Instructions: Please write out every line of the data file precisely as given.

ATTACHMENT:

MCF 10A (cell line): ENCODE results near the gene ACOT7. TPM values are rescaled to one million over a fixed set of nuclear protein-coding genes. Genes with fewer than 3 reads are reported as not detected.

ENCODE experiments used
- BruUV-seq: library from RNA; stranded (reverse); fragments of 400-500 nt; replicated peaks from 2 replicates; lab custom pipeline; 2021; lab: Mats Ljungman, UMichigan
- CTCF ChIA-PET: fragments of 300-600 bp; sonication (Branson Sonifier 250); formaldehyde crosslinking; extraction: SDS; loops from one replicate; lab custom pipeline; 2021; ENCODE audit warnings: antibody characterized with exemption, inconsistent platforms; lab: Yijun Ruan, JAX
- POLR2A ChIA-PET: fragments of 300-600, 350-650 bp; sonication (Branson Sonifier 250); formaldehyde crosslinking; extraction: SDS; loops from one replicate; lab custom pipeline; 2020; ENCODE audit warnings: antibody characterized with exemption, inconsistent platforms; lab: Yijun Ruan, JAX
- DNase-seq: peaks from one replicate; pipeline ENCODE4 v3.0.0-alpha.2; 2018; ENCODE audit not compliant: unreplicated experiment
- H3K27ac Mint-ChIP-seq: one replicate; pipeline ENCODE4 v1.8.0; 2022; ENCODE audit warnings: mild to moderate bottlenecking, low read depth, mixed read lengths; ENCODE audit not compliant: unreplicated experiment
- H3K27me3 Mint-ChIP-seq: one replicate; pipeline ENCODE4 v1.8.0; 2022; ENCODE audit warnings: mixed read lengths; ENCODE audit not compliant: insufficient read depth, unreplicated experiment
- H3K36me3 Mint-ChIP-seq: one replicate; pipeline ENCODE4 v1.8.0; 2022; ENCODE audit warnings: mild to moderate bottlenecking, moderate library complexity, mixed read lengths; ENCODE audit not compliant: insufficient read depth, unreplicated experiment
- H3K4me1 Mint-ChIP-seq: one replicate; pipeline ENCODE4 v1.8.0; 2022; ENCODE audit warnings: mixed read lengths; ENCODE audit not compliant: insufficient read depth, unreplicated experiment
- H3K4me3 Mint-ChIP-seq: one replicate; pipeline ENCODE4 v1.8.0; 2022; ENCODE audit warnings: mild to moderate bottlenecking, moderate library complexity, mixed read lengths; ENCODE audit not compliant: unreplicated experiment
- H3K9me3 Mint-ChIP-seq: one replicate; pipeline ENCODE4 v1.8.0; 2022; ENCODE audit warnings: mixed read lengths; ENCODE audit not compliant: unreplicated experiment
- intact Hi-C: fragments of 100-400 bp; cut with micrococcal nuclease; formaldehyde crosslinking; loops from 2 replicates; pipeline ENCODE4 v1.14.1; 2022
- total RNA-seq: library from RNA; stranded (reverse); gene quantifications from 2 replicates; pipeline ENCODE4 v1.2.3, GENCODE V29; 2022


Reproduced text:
MCF 10A (cell line): ENCODE results near the gene ACOT7. TPM values are rescaled to one million over a fixed set of nuclear protein-coding genes. Genes with fewer than 3 reads are reported as not detected.

ENCODE experiments used
- BruUV-seq: library from RNA; stranded (reverse); fragments of 400-500 nt; replicated peaks from 2 replicates; lab custom pipeline; 2021; lab: Mats Ljungman, UMichigan
- CTCF ChIA-PET: fragments of 300-600 bp; sonication (Branson Sonifier 250); formaldehyde crosslinking; extraction: SDS; loops from one replicate; lab custom pipeline; 2021; ENCODE audit warnings: antibody characterized with exemption, inconsistent platforms; lab: Yijun Ruan, JAX
- POLR2A ChIA-PET: fragments of 300-600, 350-650 bp; sonication (Branson Sonifier 250); formaldehyde crosslinking; extraction: SDS; loops from one replicate; lab custom pipeline; 2020; ENCODE audit warnings: antibody characterized with exemption, inconsistent platforms; lab: Yijun Ruan, JAX
- DNase-seq: peaks from one replicate; pipeline ENCODE4 v3.0.0-alpha.2; 2018; ENCODE audit not compliant: unreplicated experiment
- H3K27ac Mint-ChIP-seq: one replicate; pipeline ENCODE4 v1.8.0; 2022; ENCODE audit warnings: mild to moderate bottlenecking, low read depth, mixed read lengths; ENCODE audit not compliant: unreplicated experiment
- H3K27me3 Mint-ChIP-seq: one replicate; pipeline ENCODE4 v1.8.0; 2022; ENCODE audit warnings: mixed read lengths; ENCODE audit not compliant: insufficient read depth, unreplicated experiment
- H3K36me3 Mint-ChIP-seq: one replicate; pipeline ENCODE4 v1.8.0; 2022; ENCODE audit warnings: mild to moderate bottlenecking, moderate library complexity, mixed read lengths; ENCODE audit not compliant: insufficient read depth, unreplicated experiment
- H3K4me1 Mint-ChIP-seq: one replicate; pipeline ENCODE4 v1.8.0; 2022; ENCODE audit warnings: mixed read lengths; ENCODE audit not compliant: insufficient read depth, unreplicated experiment
- H3K4me3 Mint-ChIP-seq: one replicate; pipeline ENCODE4 v1.8.0; 2022; ENCODE audit warnings: mild to moderate bottlenecking, moderate library complexity, mixed read lengths; ENCODE audit not compliant: unreplicated experiment
- H3K9me3 Mint-ChIP-seq: one replicate; pipeline ENCODE4 v1.8.0; 2022; ENCODE audit warnings: mixed read lengths; ENCODE audit not compliant: unreplicated experiment
- intact Hi-C: fragments of 100-400 bp; cut with micrococcal nuclease; formaldehyde crosslinking; loops from 2 replicates; pipeline ENCODE4 v1.14.1; 2022
- total RNA-seq: library from RNA; stranded (reverse); gene quantifications from 2 replicates; pipeline ENCODE4 v1.2.3, GENCODE V29; 2022